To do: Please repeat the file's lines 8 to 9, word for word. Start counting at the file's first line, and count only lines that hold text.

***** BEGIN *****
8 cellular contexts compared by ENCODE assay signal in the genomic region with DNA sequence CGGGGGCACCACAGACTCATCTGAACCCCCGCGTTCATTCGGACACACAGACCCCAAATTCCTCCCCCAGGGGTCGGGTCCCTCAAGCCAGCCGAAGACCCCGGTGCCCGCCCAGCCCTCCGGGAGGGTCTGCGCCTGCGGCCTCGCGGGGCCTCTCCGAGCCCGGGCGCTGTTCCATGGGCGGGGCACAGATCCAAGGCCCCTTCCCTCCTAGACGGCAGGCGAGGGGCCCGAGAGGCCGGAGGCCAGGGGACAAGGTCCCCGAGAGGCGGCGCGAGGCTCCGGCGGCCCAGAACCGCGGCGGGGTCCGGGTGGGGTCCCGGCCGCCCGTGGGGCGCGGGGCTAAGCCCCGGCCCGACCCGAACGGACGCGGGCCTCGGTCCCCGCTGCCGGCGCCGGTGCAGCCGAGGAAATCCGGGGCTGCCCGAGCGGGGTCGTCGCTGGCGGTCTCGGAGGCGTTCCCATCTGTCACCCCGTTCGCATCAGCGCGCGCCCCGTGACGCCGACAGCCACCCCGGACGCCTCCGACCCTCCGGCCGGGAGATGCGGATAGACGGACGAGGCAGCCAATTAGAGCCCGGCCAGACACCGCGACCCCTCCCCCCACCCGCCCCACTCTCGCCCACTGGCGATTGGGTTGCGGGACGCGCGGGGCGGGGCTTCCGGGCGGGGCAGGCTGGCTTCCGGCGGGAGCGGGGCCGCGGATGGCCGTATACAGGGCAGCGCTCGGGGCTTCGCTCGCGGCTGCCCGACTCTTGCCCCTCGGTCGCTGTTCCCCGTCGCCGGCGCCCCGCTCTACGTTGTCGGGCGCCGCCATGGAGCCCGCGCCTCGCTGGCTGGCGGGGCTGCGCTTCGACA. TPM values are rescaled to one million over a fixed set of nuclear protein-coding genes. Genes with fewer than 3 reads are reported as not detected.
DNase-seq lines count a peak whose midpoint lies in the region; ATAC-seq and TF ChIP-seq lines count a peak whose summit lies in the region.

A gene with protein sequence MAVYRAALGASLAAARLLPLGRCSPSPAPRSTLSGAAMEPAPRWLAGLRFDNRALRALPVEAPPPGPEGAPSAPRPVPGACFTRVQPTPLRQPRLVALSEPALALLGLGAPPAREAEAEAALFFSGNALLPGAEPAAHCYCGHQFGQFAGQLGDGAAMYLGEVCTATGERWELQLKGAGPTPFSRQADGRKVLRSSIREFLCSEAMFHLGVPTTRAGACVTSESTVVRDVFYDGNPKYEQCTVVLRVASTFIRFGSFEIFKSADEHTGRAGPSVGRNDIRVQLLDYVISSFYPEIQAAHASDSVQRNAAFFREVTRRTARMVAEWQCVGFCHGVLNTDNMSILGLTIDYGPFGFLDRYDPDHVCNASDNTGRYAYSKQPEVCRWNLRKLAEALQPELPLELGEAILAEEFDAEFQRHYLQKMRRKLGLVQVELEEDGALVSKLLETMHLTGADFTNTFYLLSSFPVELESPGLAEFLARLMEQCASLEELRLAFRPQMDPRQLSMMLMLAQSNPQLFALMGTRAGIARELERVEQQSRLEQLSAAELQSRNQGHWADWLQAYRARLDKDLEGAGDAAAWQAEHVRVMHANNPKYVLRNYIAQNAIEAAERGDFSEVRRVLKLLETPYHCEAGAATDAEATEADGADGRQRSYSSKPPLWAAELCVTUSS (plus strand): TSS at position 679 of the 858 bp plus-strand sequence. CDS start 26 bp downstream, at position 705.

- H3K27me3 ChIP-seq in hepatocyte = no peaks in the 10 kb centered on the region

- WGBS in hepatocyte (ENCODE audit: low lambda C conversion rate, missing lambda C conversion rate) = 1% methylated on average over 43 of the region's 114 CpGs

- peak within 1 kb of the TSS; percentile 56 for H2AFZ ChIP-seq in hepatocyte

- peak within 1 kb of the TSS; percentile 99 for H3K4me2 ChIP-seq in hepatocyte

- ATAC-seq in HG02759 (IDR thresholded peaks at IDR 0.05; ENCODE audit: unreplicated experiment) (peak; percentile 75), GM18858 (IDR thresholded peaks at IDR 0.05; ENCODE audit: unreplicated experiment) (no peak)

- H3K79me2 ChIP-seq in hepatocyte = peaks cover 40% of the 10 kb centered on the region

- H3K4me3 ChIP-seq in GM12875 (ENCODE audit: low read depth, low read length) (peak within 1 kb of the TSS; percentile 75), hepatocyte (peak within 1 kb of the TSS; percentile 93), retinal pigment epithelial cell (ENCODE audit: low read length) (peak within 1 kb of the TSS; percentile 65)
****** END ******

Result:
- ATAC-seq in HG02759 (IDR thresholded peaks at IDR 0.05; ENCODE audit: unreplicated experiment) (peak; percentile 75), GM18858 (IDR thresholded peaks at IDR 0.05; ENCODE audit: unreplicated experiment) (no peak)

- H3K79me2 ChIP-seq in hepatocyte = peaks cover 40% of the 10 kb centered on the region